The Working Party highlights that third parties obtaining access to the user data through apps must adhere to the principles of purpose limitation and data minimisation. The purpose limitation principle, which allows users to understand the purpose for which their data is used, excludes sudden changes in the key conditions of the processing. The app developers should also consider which data are strictly necessary to perform the desired functionality. Notably, app users should ensure that the type of processing is not changed from one version of an app to another without giving the end users the appropriate information and opportunity to withdraw from the processing or service.

Displaying information to the end user

The information about data processing must be available to users before installation of the app, and such information must also be accessible from within the app after installation. This also applies to personal data and app users should not have to search the web for information of how their personal data is used.

The Working Party also stresses that app users should be able to exercise their rights of access, rectification, erasure and objection to use of data processing. To this end, access tools should be preferably available within each app, or by offering a link to an external site. The manner in which withdrawal of consent is offered should be simple and it must be possible to un-install apps and remove all personal data from servers of the data controller. This echoes the controversial ‘right to be forgotten’ that is present in the draft Regulation and may cause concern for developers in relation to how to achieve this in practice – especially in the case of servers accessed through cloud computing.

Other data controller obligations  

Due to the fragmented nature of the app market and the numerous parties involved, every app should have a single point of contact, who will take responsibility for all the data processing that takes place. The user should know who is legally responsible for the processing of their personal data. End users should also be informed whether personal data can be reused by other parties and for what purposes. The Working Party have therefore recommended that data controllers provide the following information: retention periods of the data and security measures applied, as well as how such privacy policies comply with European data protection law and the US Safe Harbor Framework.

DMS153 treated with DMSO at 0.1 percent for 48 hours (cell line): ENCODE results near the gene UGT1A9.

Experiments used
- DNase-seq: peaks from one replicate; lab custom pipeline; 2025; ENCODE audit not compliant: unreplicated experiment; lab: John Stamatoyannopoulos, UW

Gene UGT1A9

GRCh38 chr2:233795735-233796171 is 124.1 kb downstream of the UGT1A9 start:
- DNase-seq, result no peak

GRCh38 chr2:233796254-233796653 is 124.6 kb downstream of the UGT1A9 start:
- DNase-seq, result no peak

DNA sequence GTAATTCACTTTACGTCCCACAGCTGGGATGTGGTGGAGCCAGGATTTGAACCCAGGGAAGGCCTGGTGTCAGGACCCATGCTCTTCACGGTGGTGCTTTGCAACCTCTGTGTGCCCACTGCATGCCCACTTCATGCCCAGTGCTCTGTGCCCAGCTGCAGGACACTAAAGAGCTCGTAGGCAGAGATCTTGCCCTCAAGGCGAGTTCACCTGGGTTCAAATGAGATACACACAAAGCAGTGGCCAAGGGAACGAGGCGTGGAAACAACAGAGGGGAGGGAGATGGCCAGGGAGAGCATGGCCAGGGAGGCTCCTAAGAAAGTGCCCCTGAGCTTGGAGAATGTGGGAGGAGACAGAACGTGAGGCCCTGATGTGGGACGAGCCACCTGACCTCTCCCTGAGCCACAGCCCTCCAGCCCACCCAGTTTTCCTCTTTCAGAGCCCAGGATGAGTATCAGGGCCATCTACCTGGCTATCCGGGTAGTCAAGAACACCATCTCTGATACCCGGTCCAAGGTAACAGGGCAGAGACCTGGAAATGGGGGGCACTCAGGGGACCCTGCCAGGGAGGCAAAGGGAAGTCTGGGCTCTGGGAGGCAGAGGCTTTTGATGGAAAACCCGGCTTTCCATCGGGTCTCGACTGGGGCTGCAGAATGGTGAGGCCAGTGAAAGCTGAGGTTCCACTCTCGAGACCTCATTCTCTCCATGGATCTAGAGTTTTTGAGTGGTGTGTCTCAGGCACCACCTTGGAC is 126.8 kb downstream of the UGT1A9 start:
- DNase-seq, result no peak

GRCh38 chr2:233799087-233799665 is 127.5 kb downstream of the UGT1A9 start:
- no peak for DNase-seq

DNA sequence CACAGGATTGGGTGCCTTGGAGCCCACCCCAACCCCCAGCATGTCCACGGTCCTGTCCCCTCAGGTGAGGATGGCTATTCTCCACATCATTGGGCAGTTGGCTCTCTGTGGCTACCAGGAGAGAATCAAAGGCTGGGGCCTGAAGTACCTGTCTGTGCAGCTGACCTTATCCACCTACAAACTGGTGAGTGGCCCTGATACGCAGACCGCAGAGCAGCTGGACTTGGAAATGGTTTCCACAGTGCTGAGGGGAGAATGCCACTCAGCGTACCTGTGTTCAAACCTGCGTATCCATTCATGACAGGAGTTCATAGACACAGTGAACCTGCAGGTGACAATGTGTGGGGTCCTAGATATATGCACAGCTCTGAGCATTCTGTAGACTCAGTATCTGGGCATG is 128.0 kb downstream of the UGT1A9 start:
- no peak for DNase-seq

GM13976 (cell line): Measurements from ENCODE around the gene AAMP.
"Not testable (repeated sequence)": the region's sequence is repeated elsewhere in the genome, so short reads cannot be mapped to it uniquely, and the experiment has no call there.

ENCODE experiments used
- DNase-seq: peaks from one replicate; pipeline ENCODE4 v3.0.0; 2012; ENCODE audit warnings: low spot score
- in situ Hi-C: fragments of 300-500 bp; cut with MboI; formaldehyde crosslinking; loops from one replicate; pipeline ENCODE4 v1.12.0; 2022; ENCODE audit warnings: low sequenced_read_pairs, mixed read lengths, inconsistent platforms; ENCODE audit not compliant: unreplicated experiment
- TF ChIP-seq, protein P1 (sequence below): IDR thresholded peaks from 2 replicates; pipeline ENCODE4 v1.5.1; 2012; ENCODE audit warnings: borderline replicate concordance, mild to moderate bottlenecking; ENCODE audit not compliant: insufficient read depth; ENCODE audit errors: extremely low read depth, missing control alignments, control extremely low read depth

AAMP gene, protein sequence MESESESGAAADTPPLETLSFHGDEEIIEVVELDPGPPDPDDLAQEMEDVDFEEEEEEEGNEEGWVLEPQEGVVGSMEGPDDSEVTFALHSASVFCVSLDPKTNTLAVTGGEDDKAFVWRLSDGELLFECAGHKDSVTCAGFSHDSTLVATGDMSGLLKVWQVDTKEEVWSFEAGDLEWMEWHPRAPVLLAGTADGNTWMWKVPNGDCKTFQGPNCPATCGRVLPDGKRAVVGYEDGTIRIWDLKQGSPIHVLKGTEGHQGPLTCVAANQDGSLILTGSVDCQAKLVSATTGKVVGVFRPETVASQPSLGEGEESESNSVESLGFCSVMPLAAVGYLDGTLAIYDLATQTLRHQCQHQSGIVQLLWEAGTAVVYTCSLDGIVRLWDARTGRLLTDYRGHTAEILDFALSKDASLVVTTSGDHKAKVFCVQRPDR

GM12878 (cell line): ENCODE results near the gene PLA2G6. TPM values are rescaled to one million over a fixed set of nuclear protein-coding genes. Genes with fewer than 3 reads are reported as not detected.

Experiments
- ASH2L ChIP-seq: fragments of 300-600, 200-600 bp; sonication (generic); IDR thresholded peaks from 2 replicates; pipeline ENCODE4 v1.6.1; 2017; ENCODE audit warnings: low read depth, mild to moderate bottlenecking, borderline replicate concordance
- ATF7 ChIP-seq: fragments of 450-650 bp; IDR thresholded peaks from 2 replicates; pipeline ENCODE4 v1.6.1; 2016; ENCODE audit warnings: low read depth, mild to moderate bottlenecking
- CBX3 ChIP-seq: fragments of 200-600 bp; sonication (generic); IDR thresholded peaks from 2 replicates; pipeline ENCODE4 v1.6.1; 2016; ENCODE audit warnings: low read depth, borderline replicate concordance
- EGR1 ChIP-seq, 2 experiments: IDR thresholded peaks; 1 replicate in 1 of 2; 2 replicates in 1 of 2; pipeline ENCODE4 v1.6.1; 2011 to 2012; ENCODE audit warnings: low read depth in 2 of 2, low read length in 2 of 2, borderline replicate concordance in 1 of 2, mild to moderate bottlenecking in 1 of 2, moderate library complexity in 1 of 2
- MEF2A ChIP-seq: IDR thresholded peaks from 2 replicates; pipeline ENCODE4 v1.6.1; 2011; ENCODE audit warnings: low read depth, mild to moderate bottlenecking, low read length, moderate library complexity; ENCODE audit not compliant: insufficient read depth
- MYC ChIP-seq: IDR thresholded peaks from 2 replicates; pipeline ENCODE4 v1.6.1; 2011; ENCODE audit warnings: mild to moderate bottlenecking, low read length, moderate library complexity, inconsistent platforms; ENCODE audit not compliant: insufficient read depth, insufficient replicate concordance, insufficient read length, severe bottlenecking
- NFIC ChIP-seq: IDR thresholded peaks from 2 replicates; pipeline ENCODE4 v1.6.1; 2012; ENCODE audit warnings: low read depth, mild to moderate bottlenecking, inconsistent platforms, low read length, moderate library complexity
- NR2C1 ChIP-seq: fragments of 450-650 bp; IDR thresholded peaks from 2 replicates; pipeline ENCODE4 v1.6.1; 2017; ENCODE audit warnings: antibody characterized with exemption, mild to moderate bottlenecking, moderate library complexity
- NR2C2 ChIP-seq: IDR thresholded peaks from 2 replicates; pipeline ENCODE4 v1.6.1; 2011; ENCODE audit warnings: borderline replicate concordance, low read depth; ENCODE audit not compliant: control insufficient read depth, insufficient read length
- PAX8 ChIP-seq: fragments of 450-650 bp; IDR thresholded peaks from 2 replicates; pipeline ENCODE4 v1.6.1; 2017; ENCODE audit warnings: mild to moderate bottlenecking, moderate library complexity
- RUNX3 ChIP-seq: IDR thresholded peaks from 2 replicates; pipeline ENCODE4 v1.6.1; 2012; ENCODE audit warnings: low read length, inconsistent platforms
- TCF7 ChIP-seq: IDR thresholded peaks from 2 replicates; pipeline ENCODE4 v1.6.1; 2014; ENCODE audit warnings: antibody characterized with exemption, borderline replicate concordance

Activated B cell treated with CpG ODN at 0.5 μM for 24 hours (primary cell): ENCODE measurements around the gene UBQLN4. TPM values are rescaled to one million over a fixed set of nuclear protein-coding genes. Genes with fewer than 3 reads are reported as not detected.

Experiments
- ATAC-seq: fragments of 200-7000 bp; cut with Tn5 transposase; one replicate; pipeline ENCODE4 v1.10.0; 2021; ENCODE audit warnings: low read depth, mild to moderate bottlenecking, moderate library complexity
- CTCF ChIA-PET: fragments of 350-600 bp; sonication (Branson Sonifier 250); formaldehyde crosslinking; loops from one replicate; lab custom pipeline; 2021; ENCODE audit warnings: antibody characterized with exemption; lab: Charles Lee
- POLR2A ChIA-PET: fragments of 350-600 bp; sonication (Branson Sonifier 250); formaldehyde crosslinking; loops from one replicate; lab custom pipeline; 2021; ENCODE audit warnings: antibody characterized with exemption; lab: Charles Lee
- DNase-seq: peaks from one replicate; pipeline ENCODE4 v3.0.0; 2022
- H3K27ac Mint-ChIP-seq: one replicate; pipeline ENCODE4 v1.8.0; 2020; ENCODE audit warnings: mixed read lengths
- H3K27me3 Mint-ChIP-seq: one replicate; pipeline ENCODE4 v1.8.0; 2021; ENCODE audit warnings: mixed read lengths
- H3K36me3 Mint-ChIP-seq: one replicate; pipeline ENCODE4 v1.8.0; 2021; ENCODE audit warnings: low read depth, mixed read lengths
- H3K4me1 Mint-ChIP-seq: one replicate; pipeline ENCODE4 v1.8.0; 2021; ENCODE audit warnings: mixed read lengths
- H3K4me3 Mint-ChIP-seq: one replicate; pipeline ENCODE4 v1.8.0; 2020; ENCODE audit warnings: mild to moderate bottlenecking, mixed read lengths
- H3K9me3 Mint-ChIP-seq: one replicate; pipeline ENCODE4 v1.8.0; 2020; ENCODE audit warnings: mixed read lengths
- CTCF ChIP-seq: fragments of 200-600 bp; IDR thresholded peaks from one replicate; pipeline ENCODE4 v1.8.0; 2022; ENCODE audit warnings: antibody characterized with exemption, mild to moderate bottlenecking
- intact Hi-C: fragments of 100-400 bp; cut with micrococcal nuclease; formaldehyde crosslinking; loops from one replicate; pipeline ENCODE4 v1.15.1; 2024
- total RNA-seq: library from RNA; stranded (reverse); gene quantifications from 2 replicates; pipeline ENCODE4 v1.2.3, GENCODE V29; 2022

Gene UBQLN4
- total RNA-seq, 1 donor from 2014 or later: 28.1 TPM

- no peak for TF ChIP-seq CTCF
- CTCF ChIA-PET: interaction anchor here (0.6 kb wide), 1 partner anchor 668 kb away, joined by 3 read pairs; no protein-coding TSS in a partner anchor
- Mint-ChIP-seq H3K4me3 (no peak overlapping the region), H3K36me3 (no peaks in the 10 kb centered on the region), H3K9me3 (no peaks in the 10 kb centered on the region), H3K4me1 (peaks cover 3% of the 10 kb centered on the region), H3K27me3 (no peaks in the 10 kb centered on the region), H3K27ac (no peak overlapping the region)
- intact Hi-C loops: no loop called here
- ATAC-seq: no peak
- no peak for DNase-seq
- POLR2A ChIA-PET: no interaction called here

The approaches detailed in the Opinion may add additional burdens on developers, many of which are small start-ups that may not have access to additional resource to deal with such requirements. This goes to the heart of recent considerations being given to the draft Regulation, in terms of the balance to be struck between protecting the rights of the individuals and ensuring the new regime has the flexibility necessary to nurture, and not stifle, creativity.

Regardless of how this is read in the context of the draft Regulation however, it is clear from the numerous findings and recommendations of the Working Group, that app developers need to have data protection and privacy breaches in mind when inventing and developing apps as the market expands and technologies progress.